Gartner: CSCOs Must Balance Investments in Nascent, Evolving and Mature
October 27, 2021
limited budgets at their disposal, and CEOs demanding to focus on cost
optimization while also improving resilience, chief supply chain officer
(CSCO) investments must be split in-between capabilities of different
maturity, according to Gartner, Inc.
During the Gartner Supply Chain Symposium/Xpo, being held virtually
through Wednesday, Gartner analysts discussed capabilities from this
year’s Gartner Hype Cycle for Supply Chain Strategy (see Figure 1) that
CSCOs can invest in to build a balanced portfolio and achieve their
Gartner surveyed 199 CEOs and senior business executives in
supply-chain-intensive industries in 2020 and found that 17% of
respondents see cost optimization as the top issue that CSCOs should
focus on in the near future, followed by resilience.
“In supply chain, at any point in time there are hundreds of competing
initiatives and potential investment opportunities. It’s the CSCO’s job
to invest in supply chain capabilities that will align with what the CEO
wants the CSCO to prioritize,” said
Noha Tohamy, distinguished vice president analyst with the Gartner
Supply Chain practice.
“The Hype Cycle is a tool CSCOs can use to evaluate available options
and decide how much to invest where. A nascent capability from the
Innovation Trigger section should receive limited investments to run a
pilot. Then there might be underperforming capabilities from the bottom
of the Hype Cycle that warrant reevaluation. CSCOs need to scale the
solid, mature capabilities that have demonstrated consistent return on
investment,” Tohamy continued.
Figure 1: Hype Cycle for Supply Chain Strategy, 2021
Source: Gartner (October 2021)
Nascent Capability: Artificial Intelligence (AI)
AI is a transformational capability that will still take some time to
reach maturity, and is at the Innovation Trigger stage of the Hype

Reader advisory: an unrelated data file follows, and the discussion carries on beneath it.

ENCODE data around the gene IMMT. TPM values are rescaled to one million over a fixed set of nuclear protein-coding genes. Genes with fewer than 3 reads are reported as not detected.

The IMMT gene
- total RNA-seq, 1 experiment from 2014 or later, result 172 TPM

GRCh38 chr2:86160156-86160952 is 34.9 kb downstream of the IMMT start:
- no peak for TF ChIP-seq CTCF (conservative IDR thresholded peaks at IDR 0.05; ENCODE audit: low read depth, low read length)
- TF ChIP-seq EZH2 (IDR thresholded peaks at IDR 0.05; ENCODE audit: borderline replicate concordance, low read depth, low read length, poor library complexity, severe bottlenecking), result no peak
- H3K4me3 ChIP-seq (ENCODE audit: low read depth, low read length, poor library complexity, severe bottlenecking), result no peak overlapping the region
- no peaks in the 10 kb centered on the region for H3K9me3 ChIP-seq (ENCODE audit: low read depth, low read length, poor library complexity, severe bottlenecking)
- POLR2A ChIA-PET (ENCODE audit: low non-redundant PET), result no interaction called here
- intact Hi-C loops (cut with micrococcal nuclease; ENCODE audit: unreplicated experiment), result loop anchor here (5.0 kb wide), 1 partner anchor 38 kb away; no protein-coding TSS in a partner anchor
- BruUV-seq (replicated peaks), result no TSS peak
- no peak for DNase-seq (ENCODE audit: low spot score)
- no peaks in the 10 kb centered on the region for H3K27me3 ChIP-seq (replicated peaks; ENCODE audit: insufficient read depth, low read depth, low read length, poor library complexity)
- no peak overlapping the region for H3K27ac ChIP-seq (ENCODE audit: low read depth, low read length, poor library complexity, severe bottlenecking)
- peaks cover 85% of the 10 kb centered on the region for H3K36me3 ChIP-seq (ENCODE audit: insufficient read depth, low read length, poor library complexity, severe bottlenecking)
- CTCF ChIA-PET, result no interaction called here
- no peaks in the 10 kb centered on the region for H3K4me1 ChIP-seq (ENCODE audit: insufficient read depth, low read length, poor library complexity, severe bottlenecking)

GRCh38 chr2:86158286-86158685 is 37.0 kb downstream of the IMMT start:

Cycle. It applies advanced analysis and logic-based techniques,
including machine learning (ML), to interpret events, support and
automate decisions, and take actions.
“Given its transformation benefits, supply chain organizations should
actively seek to understand the potential of AI and invest in
small-scale pilots. Before any big investment decisions, supply chain
leaders must be clear about organizational readiness, data and talent
availability, and the role of AI in supporting supply chain and business
priorities,” Tohamy said.
"Artificial Intelligence and Machine
Learning technologies are definitely going to be a big part of Supply
Chain Management in the near future," said
Erhan Musaoglu, CEO and Founder of Logiwa
Technologies. "In fact, they are already being adopted by
warehouses making the transition to digital operations with, for
example, robotic picking and sorting powered by intelligent algorithms
built into leading WMS software platforms."
Evolving Capability: Supply Chain Risk Management (SCRM)
SCRM aims to make businesses resilient to supply chain risks across the
physical and digital ecosystem. A comprehensive approach to SCRM focuses
on the ability to identify and mitigate risks across the extended
network footprint. It is strengthened by technology used for risk
identification and monitoring, holistic risk impact analysis and
coordinated operational mitigation.
In response to COVID-19, risk management has become front and center as
companies needed to sense and respond to supply disruptions and shifts
in business models. However, organizations have found that existing risk
capabilities have largely been ineffective, and it is at the stage of
the Trough of Disillusionment. Despite a major stake in managing risk,
there is no clear owner of the process across supply chain functions.
“SCRM is a capability that many organizations have already invested in –
but are now disillusioned as it didn’t fulfill expectations,” Tohamy
CSCOs must reexamine their SCRM strategy and make targeted investments
that – for example – help balance the need for resilience with the goal
of efficiency when designing a network or that constrains
decision-making inputs to improve the quality and speed of decisions in
case of a disruption.
Mature Capability: Supply Chain Center of Excellence (SC CoE)
SC CoE is a physical or virtual center of knowledge, concentrating on
existing expertise and resources in a supply chain function, capability
or process. CoEs operate adjacent to groups that execute core business
functions. They find, design and implement changes to business
processes, people or technologies. Gartner research indicates that
almost 80% of supply chain organizations have one or more CoEs,
indicating a high maturity, and it is at the stage of the Slope of
“This is the stage where CSCOs can invest in scaling and expanding a
capability. Right now, most SC CoEs are focused on IT systems design and
technology enablement, but only a few on talent development or change
management. This is the next step that will enable the full potential of
this capability,” Tohamy concluded.